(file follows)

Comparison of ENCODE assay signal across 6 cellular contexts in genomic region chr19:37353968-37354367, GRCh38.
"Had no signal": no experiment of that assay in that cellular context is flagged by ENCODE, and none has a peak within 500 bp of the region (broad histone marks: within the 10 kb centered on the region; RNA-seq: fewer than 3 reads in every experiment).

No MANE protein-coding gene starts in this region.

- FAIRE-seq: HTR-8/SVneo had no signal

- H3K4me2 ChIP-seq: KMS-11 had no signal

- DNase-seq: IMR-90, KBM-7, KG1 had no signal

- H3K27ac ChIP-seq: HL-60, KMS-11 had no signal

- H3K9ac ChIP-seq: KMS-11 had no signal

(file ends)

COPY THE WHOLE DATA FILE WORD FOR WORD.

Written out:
Comparison of ENCODE assay signal across 6 cellular contexts in genomic region chr19:37353968-37354367, GRCh38.
"Had no signal": no experiment of that assay in that cellular context is flagged by ENCODE, and none has a peak within 500 bp of the region (broad histone marks: within the 10 kb centered on the region; RNA-seq: fewer than 3 reads in every experiment).

No MANE protein-coding gene starts in this region.

- FAIRE-seq: HTR-8/SVneo had no signal

- H3K4me2 ChIP-seq: KMS-11 had no signal

- DNase-seq: IMR-90, KBM-7, KG1 had no signal

- H3K27ac ChIP-seq: HL-60, KMS-11 had no signal

- H3K9ac ChIP-seq: KMS-11 had no signal